Despite acknowledging that 10 of the SEALs very likely could provide “relevant” details about Gallagher’s alleged crimes, the prosecutors indicated that they will make only one witness available — NCIS Special Agent Joseph Warpinski.

Warpinski declined to comment on the case when contacted by Navy Times, instead referring all questions to Navy public affairs officials.

In a written statement emailed to Navy Times, Naval Special Warfare public affairs officer Cmdr. Tamara Lawrence said that she was “not going to comment on documents I haven’t seen or that were leaked to the media.”

“We have a responsibility to protect the rights of ALL individuals involved in this matter,” she continued. “That leak violates the integrity of the process. That leaked information lacks context. The government will not litigate its case in the media. The government will present its case at the Article 32 hearing. Any leaked information may have effects beyond just what you are asking, so I won’t comment any further, other than refer you to my previously provided statements.”

Because of the clandestine work of the commandos overseas and the dangers they and their families face from terrorists, Navy Times already had assured Naval Special Warfare officials that the names of SEALs will not be published unless the government releases the information to the public.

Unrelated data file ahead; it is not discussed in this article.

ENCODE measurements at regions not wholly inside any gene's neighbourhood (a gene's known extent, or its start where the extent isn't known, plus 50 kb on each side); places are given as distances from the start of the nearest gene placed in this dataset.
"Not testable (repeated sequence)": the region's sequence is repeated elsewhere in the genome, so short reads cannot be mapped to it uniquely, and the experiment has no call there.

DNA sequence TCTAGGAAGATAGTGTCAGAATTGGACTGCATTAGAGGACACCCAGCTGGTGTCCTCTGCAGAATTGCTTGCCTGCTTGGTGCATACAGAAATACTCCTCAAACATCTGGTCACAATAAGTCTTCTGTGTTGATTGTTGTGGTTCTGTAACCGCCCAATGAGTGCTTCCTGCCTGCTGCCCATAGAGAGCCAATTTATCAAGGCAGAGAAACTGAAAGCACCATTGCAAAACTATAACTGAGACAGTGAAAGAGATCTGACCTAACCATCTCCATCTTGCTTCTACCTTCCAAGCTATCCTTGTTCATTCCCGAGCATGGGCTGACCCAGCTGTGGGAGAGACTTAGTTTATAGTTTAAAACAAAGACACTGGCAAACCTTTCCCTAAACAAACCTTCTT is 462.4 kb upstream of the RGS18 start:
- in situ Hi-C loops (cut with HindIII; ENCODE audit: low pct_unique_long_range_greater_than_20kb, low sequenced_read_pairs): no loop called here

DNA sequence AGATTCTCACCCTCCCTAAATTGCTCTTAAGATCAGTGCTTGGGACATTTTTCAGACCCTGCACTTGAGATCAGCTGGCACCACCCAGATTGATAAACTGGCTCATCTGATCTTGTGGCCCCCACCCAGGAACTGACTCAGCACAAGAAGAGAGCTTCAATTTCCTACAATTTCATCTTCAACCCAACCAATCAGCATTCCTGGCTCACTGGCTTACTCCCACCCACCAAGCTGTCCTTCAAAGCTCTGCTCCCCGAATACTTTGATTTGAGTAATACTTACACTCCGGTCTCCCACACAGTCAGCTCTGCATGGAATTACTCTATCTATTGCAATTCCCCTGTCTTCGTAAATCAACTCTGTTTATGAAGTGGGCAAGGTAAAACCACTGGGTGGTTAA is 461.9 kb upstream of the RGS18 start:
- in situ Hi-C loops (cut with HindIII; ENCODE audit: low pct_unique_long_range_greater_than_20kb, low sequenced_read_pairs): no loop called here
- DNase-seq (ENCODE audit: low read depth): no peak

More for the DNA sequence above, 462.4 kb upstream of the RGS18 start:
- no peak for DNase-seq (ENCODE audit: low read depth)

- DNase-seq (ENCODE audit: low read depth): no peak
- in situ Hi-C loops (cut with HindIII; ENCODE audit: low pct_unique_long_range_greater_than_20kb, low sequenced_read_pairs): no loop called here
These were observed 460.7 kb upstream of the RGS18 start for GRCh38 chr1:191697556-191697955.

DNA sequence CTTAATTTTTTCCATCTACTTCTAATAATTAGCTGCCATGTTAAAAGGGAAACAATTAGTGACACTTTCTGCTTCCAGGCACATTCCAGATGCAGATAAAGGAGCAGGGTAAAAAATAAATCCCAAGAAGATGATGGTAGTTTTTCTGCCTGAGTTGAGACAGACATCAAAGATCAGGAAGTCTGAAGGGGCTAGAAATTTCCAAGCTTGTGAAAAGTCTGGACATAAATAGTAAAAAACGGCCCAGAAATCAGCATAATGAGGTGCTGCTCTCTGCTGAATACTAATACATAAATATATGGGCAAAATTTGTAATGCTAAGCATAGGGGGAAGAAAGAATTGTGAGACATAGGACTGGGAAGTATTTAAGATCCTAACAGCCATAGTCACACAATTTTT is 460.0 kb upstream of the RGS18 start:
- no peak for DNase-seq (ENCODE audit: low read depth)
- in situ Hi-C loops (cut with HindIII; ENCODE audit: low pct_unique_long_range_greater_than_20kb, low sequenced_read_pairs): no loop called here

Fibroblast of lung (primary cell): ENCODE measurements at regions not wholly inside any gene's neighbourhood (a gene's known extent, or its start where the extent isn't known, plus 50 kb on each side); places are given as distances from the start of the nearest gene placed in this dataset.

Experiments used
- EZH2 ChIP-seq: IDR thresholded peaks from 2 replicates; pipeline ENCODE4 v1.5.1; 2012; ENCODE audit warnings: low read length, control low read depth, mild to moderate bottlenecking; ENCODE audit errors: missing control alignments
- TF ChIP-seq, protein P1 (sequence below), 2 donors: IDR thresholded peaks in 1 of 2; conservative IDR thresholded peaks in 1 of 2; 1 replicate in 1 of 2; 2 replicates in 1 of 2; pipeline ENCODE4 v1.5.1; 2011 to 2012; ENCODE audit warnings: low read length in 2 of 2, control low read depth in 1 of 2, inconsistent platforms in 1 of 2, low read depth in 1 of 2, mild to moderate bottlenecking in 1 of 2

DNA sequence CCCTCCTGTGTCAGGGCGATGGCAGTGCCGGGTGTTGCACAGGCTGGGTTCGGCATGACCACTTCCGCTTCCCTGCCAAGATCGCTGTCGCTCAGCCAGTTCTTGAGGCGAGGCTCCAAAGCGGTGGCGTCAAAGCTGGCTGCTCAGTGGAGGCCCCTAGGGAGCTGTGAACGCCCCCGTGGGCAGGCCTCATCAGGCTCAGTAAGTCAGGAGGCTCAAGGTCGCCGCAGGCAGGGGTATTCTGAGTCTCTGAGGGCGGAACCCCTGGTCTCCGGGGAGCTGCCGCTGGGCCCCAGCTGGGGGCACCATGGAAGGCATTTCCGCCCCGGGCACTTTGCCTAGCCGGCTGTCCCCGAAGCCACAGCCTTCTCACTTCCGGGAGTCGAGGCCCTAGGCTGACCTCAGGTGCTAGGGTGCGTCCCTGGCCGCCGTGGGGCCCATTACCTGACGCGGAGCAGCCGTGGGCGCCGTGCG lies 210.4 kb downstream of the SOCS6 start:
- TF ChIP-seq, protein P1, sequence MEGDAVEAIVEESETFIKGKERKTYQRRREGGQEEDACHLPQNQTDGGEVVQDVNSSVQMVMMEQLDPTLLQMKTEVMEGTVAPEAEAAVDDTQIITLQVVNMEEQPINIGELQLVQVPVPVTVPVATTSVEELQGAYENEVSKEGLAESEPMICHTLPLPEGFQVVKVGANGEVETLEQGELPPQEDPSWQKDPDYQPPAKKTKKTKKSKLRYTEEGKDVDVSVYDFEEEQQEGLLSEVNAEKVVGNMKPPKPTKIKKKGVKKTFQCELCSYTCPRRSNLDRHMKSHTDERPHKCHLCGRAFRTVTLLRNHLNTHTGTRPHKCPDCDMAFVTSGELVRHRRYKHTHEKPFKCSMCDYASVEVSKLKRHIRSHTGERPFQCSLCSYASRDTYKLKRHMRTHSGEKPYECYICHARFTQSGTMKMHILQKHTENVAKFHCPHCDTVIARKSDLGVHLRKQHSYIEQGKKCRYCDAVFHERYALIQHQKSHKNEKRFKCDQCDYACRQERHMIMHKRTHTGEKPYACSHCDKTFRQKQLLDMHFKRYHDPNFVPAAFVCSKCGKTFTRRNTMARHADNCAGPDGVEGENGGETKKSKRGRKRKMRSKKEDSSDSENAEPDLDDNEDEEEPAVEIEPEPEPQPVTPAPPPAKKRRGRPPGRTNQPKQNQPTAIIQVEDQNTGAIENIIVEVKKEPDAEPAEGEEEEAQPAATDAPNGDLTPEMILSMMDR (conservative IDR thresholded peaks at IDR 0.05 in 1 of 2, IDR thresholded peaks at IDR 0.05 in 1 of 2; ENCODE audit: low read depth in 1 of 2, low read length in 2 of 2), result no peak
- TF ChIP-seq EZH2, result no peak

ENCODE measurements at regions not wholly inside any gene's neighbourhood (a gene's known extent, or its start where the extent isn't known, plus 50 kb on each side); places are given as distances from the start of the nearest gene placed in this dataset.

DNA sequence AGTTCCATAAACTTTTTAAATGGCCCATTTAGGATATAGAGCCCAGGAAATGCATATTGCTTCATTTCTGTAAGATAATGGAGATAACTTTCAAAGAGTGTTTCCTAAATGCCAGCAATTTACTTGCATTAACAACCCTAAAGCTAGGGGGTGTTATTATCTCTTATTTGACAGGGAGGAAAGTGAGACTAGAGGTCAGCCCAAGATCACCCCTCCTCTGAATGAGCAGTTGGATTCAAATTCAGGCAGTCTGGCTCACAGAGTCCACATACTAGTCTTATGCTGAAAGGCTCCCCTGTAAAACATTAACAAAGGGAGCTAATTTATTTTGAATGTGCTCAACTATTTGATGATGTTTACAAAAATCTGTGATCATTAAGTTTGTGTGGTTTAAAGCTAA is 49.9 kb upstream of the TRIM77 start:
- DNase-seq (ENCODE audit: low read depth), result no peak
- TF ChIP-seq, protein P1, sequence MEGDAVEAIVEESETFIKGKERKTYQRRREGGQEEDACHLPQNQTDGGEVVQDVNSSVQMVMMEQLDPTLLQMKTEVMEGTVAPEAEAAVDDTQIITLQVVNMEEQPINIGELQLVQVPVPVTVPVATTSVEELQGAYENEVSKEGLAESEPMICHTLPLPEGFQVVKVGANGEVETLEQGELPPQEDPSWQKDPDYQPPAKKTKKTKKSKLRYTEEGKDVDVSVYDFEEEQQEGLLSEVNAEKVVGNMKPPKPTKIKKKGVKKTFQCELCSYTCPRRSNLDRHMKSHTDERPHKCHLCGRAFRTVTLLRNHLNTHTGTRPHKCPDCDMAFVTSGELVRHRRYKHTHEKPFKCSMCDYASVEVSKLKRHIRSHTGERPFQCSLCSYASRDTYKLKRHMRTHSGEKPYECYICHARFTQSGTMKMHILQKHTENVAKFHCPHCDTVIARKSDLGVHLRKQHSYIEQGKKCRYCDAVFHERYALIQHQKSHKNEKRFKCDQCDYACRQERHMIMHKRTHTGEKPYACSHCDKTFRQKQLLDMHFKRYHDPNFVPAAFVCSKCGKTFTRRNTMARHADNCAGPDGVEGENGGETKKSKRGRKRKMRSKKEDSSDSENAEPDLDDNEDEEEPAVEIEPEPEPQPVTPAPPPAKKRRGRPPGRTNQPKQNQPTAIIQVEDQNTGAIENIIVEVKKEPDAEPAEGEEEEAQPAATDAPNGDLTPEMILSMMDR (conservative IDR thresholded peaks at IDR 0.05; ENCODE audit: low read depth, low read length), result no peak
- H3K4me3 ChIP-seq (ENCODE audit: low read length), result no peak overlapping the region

Prosecutors contend that another SEAL, who wasn’t present for any of the alleged war crimes in Iraq, later received text message from Gallagher that were designed to cover it all up. The SEAL who received the text messages has not been charged with a crime, but he has apparently hired an attorney and invoked his right to remain silent, according to the records.

The documents also suggest that another senior enlisted SEAL leader might have allegedly heard Gallagher discuss the war crimes, but prosecutors also want to bar him from appearing at the Article 32 hearing.

They’ve defended keeping witnesses from testifying by arguing Gallagher’s hearing is limited in scope and only should be used to display enough probable cause to justify criminal charges.

Even testimony that’s relevant to the defendant “would be cumulative and unnecessary” for a limited hearing, they contend.

“The prosecutors' gamesmanship denying witnesses is an insult to a just and fair hearing,” Stackhouse told Military Times. “If they wanted them to testify, they would have them there.”

Stackhouse has pressed for a speedy trial, declaring that the sooner his client is exonerated the better.

A ruling on whether the SEAL witnesses will appear in court is expected to be decided by the hearing officer on Wednesday. All potential witnesses have been advised that they might be compelled to testify at the proceedings, according to other files provided to Navy Times.